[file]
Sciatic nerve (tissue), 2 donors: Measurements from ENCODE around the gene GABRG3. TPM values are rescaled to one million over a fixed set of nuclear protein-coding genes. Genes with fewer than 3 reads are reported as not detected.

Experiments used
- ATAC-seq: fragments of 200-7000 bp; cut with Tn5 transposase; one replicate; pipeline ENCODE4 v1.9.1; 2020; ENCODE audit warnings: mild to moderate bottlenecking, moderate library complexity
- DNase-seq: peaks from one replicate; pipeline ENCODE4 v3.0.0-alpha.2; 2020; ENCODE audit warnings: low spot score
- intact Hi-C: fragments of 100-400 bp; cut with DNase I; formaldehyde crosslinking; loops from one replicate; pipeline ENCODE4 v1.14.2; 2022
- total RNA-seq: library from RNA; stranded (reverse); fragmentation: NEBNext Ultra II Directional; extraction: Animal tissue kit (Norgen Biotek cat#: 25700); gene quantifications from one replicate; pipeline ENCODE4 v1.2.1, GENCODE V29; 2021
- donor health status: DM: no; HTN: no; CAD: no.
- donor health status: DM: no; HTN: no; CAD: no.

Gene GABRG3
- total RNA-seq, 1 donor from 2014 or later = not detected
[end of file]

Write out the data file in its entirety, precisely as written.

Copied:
Sciatic nerve (tissue), 2 donors: Measurements from ENCODE around the gene GABRG3. TPM values are rescaled to one million over a fixed set of nuclear protein-coding genes. Genes with fewer than 3 reads are reported as not detected.

Experiments used
- ATAC-seq: fragments of 200-7000 bp; cut with Tn5 transposase; one replicate; pipeline ENCODE4 v1.9.1; 2020; ENCODE audit warnings: mild to moderate bottlenecking, moderate library complexity
- DNase-seq: peaks from one replicate; pipeline ENCODE4 v3.0.0-alpha.2; 2020; ENCODE audit warnings: low spot score
- intact Hi-C: fragments of 100-400 bp; cut with DNase I; formaldehyde crosslinking; loops from one replicate; pipeline ENCODE4 v1.14.2; 2022
- total RNA-seq: library from RNA; stranded (reverse); fragmentation: NEBNext Ultra II Directional; extraction: Animal tissue kit (Norgen Biotek cat#: 25700); gene quantifications from one replicate; pipeline ENCODE4 v1.2.1, GENCODE V29; 2021
- donor health status: DM: no; HTN: no; CAD: no.
- donor health status: DM: no; HTN: no; CAD: no.

Gene GABRG3
- total RNA-seq, 1 donor from 2014 or later = not detected